Just like last time, I thought.
Unfortunately for Stephanie, the ex-ex-ex-ex-girlfriend was currently passed out on my bed. So, without a word, I pulled a foldout mattress from my closet, dragged it out to the living room, plopped it on the floor, then told Stephanie I’d find her a pillow and a sheet.
When I came back five minutes later, pillow and sheet in hand, she said, “You know what? I think I’m okay to drive. I’m just gonna head home.”
Exactly one year later, I was once again broken up with the now-ex-ex-ex-ex-ex-girlfriend (don’t worry, this was the last time). At my birthday party that year, Stephanie was, as usual, the last one remaining at the party. I noticed she’d been making a deliberate effort to “mark” me as her territory to the other girls. And this time, she did spend the night. As it turns out, my conscience may be judgmental, but it also has a pretty low tolerance for alcohol.
The next morning, she asked if I wanted to hang out the next week. I again said, “sure.” But then, I canceled a few days later. Just like before. To be perfectly harsh, I simply didn’t want to hang out with her.
I barely saw Stephanie over the next two years, since we both started to cut back on our swing dancing. She did email me every now and then, but that was the extent of our interactions. By this point, I figured that she had gotten over her crush on me and moved on. So, I decided I’d still try to be her friend. This was probably a bad move.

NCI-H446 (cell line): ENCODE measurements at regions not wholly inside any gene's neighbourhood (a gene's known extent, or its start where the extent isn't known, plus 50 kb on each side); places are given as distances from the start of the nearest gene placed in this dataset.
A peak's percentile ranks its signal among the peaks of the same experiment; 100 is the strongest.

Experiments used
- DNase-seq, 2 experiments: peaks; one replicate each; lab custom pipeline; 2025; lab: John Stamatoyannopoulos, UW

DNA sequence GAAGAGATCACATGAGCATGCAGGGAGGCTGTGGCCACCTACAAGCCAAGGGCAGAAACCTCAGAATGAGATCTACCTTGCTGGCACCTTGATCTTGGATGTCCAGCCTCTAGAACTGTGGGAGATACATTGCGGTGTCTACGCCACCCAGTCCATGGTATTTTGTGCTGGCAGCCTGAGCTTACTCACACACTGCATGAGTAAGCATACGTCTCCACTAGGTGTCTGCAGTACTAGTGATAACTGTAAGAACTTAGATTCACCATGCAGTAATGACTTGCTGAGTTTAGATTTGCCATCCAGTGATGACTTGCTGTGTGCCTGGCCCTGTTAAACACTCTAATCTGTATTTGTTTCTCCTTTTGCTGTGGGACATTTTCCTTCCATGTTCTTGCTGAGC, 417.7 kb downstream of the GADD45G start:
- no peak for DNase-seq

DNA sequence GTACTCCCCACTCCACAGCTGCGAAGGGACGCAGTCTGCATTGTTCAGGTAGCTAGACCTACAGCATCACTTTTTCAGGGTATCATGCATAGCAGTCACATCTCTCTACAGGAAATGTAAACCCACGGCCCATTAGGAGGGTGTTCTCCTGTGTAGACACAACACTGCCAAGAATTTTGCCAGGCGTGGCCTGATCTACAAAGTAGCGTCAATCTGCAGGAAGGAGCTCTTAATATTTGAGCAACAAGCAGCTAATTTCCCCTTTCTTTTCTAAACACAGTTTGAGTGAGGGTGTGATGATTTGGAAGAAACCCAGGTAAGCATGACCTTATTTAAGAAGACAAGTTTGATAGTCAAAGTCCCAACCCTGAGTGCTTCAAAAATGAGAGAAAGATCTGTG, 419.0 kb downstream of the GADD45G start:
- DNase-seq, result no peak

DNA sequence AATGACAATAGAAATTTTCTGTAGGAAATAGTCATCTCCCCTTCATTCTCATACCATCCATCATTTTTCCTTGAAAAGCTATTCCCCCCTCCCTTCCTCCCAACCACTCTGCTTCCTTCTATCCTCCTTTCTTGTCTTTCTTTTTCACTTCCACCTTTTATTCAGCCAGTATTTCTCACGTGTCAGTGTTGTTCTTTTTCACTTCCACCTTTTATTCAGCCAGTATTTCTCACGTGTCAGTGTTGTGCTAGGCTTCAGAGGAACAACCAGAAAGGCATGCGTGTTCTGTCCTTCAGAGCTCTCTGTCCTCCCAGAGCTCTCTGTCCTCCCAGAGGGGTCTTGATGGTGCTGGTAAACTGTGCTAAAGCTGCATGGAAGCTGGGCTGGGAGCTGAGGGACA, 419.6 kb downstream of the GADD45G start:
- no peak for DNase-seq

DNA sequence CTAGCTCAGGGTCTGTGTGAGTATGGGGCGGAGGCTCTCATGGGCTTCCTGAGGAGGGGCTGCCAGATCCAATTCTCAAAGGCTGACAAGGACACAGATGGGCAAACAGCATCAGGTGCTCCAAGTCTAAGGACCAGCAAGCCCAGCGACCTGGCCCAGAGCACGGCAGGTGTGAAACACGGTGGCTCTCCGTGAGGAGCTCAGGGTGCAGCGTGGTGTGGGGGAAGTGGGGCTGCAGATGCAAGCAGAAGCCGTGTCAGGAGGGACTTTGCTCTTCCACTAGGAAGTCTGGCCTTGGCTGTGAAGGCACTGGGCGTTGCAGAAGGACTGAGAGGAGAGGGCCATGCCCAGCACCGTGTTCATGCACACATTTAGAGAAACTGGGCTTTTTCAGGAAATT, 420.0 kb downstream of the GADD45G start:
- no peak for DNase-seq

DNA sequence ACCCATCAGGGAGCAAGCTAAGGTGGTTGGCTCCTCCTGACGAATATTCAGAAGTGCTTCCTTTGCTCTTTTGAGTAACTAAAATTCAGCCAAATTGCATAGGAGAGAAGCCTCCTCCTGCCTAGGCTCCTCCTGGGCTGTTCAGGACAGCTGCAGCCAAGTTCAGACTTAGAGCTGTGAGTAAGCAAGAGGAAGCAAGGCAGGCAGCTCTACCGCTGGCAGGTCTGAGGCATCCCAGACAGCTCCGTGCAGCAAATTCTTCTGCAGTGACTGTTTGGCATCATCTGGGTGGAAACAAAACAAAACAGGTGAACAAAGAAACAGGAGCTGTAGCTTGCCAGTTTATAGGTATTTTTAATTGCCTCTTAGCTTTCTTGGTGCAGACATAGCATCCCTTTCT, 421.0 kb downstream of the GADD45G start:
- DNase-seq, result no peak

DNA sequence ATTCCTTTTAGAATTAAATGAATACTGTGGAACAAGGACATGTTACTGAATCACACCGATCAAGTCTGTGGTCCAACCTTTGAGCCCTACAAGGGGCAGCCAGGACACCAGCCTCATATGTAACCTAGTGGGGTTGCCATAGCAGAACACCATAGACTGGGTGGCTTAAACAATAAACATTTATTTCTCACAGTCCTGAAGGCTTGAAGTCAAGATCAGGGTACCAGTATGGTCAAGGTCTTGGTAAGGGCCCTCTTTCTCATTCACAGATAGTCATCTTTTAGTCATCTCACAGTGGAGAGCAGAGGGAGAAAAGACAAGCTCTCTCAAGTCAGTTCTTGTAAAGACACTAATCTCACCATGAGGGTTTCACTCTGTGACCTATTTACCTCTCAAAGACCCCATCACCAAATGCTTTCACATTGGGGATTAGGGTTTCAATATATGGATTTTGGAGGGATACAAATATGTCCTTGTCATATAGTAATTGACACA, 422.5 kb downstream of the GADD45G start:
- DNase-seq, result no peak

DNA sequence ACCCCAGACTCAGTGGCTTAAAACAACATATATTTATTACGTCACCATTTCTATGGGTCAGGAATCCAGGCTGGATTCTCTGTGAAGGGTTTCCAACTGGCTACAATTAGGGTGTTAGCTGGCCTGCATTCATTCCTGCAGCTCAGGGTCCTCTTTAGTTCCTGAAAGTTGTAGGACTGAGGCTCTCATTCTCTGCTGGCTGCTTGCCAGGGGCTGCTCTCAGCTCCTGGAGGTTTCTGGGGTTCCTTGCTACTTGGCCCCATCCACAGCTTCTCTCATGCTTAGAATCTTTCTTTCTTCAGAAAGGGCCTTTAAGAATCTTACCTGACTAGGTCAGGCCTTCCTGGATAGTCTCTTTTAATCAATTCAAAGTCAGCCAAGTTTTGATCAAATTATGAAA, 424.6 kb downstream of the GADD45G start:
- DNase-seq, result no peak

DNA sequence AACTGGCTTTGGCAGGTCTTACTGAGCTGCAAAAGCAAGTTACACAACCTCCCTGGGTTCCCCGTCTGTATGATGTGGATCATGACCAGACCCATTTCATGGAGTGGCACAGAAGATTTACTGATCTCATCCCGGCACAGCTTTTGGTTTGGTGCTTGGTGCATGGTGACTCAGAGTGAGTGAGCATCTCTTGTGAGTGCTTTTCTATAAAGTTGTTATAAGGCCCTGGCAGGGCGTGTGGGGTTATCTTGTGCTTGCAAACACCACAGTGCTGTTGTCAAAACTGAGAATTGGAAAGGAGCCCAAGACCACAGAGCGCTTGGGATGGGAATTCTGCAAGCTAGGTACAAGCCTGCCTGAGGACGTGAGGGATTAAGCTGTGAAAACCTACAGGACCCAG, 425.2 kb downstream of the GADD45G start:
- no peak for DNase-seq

I moved into a new place, and when I threw my housewarming party, I invited her. At the end of the night, after everyone else had left, I found her sitting by herself in the living room. She looked up and noticed that there was another girl with me, and this girl didn’t look like she was leaving anytime soon.
After a moment of awkwardness, Stephanie realized (or pretended to realize) that everyone was gone, so she hugged me, said “nice meeting you” to the other girl, and left. I brushed off the incident, figuring this encounter could’ve been a recipe of awkward for anyone.
A few months later, I saw Stephanie for what would turn out to be the last time. I was throwing another party, and somehow, Stephanie managed to bond with the girl we shared that awkward moment with at the last party. The girl-from-the-awkward-moment and I were no longer dating by this point, so I have a sneaking suspicion their commiseration involved some amount of shit-talk about my dating habits.